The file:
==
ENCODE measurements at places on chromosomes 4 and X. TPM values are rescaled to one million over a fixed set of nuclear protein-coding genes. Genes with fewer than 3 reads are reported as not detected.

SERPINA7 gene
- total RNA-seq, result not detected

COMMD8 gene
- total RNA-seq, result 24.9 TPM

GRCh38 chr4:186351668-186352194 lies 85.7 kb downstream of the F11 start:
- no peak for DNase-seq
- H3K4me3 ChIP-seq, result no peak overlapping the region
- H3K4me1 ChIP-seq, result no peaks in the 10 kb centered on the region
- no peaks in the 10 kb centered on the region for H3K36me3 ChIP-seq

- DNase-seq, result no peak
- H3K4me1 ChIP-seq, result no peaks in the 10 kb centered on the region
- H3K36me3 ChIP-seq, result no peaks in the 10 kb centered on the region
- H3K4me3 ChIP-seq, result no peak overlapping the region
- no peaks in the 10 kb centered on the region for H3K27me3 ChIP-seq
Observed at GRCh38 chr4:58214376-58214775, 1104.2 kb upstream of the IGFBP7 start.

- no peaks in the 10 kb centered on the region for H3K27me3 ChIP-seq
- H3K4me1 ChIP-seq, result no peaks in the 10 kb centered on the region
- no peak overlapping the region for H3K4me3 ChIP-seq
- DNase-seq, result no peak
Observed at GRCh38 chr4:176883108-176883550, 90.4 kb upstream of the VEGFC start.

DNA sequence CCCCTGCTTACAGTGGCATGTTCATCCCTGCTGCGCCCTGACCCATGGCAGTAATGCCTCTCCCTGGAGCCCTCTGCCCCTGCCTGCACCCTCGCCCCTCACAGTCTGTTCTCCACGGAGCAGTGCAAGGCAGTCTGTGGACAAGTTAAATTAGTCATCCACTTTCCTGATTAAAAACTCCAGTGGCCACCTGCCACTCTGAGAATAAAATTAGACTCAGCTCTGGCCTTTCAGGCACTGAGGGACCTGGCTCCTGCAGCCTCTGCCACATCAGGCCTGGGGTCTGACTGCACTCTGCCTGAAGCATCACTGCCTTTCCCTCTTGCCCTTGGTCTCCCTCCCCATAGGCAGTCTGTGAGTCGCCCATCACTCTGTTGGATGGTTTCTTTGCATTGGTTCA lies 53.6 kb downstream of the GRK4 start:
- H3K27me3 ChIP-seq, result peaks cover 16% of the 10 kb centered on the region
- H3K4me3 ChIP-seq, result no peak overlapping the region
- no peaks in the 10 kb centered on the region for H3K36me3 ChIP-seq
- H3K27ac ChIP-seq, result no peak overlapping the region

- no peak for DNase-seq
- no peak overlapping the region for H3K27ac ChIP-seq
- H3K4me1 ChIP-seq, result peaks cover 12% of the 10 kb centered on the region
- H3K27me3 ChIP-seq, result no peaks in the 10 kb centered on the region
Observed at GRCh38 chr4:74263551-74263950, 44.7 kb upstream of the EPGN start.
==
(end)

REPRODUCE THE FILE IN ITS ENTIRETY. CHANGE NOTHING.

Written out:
ENCODE measurements at places on chromosomes 4 and X. TPM values are rescaled to one million over a fixed set of nuclear protein-coding genes. Genes with fewer than 3 reads are reported as not detected.

SERPINA7 gene
- total RNA-seq, result not detected

COMMD8 gene
- total RNA-seq, result 24.9 TPM

GRCh38 chr4:186351668-186352194 lies 85.7 kb downstream of the F11 start:
- no peak for DNase-seq
- H3K4me3 ChIP-seq, result no peak overlapping the region
- H3K4me1 ChIP-seq, result no peaks in the 10 kb centered on the region
- no peaks in the 10 kb centered on the region for H3K36me3 ChIP-seq

- DNase-seq, result no peak
- H3K4me1 ChIP-seq, result no peaks in the 10 kb centered on the region
- H3K36me3 ChIP-seq, result no peaks in the 10 kb centered on the region
- H3K4me3 ChIP-seq, result no peak overlapping the region
- no peaks in the 10 kb centered on the region for H3K27me3 ChIP-seq
Observed at GRCh38 chr4:58214376-58214775, 1104.2 kb upstream of the IGFBP7 start.

- no peaks in the 10 kb centered on the region for H3K27me3 ChIP-seq
- H3K4me1 ChIP-seq, result no peaks in the 10 kb centered on the region
- no peak overlapping the region for H3K4me3 ChIP-seq
- DNase-seq, result no peak
Observed at GRCh38 chr4:176883108-176883550, 90.4 kb upstream of the VEGFC start.

DNA sequence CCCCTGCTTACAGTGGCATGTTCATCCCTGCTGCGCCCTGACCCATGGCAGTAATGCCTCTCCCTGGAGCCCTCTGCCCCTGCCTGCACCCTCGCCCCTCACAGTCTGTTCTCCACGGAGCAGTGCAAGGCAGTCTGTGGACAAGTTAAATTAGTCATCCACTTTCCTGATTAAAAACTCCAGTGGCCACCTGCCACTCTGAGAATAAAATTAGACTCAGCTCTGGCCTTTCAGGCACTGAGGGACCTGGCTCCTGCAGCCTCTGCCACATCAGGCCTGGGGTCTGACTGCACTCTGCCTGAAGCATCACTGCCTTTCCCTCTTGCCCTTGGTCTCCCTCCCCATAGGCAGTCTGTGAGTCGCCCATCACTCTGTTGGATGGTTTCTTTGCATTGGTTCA lies 53.6 kb downstream of the GRK4 start:
- H3K27me3 ChIP-seq, result peaks cover 16% of the 10 kb centered on the region
- H3K4me3 ChIP-seq, result no peak overlapping the region
- no peaks in the 10 kb centered on the region for H3K36me3 ChIP-seq
- H3K27ac ChIP-seq, result no peak overlapping the region

- no peak for DNase-seq
- no peak overlapping the region for H3K27ac ChIP-seq
- H3K4me1 ChIP-seq, result peaks cover 12% of the 10 kb centered on the region
- H3K27me3 ChIP-seq, result no peaks in the 10 kb centered on the region
Observed at GRCh38 chr4:74263551-74263950, 44.7 kb upstream of the EPGN start.